Spectra 11, Interfaces, two sets

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Dan Brummitt2004-02-23 22:21

HI Andy .. Have a pair of spectra 11\'s which are stunning ... bought \'em used a few years ago and have enjoyed them tremendously ... have them bi amped with sub woofers so am largely circumventing the mid/bass driver ... a weakness in my opinion.

I fiddled around many years ago trying to fabricate my own esl\'s with no fantastic success ... but did manage to fiddle a few different prototypes into existance... one drove panels directly from the plates of push pull output tubes

... noted in the midst of fiddling that they don\'t seem to take much current .... but like the voltage ....wondering therefore if it would be possible to locate another pair of S11\'s and drive them (both sets) with the same set of electronics/voltage sources etc. This should extend the bass response somewhat and possibly provide slightly more sound volume and possible also expand the rather infinitesimal sweet spot somewhat .... Presumably it would also mess up impedances, frequency response ... and for all I know fry everything in sight...

I would be interested in your opinion. Thanks for helping bring these wonderful instruments into the world and regards. Sincerely, Dan Brummitt


Andy Szabo2004-02-23 22:21

It certainly is possible to drive two ESL panels from one Spectra 11 interface. In fact, this is something I wanted to try years ago, and had Acoustat continued, it might have even been a commercial product.

There are two ways to approach this: a vertical stack, and a side-by-side arrangement. The two approaches differ by more than physical arrangement. Each arrangement requires different electrical considerations. Neither arrangement will increase the width of the listening window, because the highs will still radiate from only a half-panel width (true of all Spectra\'s). The Spectra 11 actually has a pretty forgiving ”sweet spot”. If you\'ve ever listened to a 1+1 (a pre-Spectra model), you\'ll know just how narrow a sweet spot can be!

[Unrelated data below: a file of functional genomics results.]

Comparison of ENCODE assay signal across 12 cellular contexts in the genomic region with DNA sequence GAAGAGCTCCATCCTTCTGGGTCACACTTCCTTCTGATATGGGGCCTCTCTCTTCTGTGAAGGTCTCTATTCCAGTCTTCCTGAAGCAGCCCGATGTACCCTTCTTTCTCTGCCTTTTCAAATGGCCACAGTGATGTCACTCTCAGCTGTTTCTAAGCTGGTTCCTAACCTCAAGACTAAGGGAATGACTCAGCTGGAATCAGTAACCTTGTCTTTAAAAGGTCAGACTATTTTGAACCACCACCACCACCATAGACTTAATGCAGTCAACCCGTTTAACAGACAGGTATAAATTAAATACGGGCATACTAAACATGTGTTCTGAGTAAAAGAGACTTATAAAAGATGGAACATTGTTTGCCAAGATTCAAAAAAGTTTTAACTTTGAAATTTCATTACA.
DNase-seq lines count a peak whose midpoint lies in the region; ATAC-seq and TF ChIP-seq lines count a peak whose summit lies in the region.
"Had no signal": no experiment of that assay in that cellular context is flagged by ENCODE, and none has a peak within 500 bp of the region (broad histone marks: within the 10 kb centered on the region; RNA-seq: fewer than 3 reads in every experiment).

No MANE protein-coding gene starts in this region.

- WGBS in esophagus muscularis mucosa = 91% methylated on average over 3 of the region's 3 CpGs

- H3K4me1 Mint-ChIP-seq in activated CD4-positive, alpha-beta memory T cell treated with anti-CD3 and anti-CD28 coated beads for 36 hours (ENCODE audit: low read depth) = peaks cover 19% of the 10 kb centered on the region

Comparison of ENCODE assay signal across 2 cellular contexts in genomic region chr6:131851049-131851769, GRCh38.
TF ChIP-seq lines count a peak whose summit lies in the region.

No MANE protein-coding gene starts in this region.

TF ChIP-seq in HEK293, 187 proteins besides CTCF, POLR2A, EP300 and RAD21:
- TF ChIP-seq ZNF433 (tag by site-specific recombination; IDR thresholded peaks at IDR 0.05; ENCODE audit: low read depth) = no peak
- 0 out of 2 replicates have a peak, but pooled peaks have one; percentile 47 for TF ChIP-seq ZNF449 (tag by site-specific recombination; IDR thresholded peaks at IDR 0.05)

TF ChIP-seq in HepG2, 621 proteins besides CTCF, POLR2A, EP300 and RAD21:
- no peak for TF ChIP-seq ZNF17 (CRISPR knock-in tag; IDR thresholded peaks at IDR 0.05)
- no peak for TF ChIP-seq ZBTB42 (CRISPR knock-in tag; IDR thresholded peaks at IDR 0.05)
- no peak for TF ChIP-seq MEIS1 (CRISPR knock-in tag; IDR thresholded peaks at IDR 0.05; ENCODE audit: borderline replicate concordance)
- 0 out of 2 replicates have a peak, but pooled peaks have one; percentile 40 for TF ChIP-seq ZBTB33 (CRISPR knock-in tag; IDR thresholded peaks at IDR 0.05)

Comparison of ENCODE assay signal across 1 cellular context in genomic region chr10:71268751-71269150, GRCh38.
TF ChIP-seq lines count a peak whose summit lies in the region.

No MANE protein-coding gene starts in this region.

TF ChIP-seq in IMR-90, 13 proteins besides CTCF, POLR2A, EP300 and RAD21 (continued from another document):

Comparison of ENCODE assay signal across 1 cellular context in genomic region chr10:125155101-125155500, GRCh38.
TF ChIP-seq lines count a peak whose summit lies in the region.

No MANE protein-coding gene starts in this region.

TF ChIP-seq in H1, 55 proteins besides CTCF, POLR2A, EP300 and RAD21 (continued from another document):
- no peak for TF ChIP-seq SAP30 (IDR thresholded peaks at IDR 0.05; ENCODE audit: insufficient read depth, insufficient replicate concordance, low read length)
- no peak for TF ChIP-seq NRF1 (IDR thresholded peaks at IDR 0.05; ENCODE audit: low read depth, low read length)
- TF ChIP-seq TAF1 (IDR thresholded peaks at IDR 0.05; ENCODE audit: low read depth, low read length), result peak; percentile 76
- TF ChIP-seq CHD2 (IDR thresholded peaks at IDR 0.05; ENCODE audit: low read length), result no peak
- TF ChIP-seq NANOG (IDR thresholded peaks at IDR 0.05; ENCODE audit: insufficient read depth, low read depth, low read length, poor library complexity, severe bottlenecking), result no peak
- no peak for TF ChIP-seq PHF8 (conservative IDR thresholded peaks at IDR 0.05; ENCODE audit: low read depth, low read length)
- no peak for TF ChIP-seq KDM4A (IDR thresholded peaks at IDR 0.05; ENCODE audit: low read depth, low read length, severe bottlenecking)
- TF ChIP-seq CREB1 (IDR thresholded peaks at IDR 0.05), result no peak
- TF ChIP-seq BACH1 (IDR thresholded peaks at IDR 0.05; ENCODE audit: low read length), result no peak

Either arrangement will increase efficiency. You will still need a woofer system: the Spectra 11 interface is not designed for full-range operation. Resist the temptation to remove the high-pass crossover feeding the transformer: doing so will result in distortion and/or damage.

My preference would be to stack the two panels vertically, somewhat like a Model 1+1. This arrangement will greatly improve vertical imaging: standing up or sitting down, the speaker will sound the same. You can simply hook up the two panels in parallel to the interface, and see how you like the results. Theoretically, two resistors in the interface should be changed in value to maintain the same RC roll-off point for the Spectra sectoring. Because the mid-bass panel area is now doubled (and hence doubled the capacitance), the 330K resistors should be changed to approximately 150K.

But try simply paralleling the panels first before making this resistor change: you may be satisfied with the stock values. If you do change the resistors, make sure they are rated for at least 5 watts and 2500 volts. Or, you could borrow the resistors from your extra interfaces, and parallel them with the existing resistors. (i.e. two 330K in parallel equals 165K.)

Stacking the panels side-by-side can also be done: you would end up with a Spectra 22-like speaker, but not full range. This arrangement also has the advantage that the second panels don\'t need to be sectored Spectra panels. You could use older pre-Spectra panels. Wiring for this arrangement is a little more complicated: the left speaker will be discussed. The right speaker is mirror image. The original panel goes on the right, and is wired normally to the interface. The second panel goes on the left, and both halves are wired only to the mid-bass output of the interface. Since the mid-bass panel area is now tripled, those 330K resistors should be reduced to about 100K.

Finally, depending on the woofer system used, you may want to adjust the crossover values for both the ESL and woofer. However, don\'t cross over any lower than 100 Hz. The transformer isn\'t designed to operate any lower (and perhaps not even that low).

The information I\'ve provided is pretty sketchy. If this generates more questions, please feel free to write again. If you complete this project, please let us know how you did it, and how it turned out!

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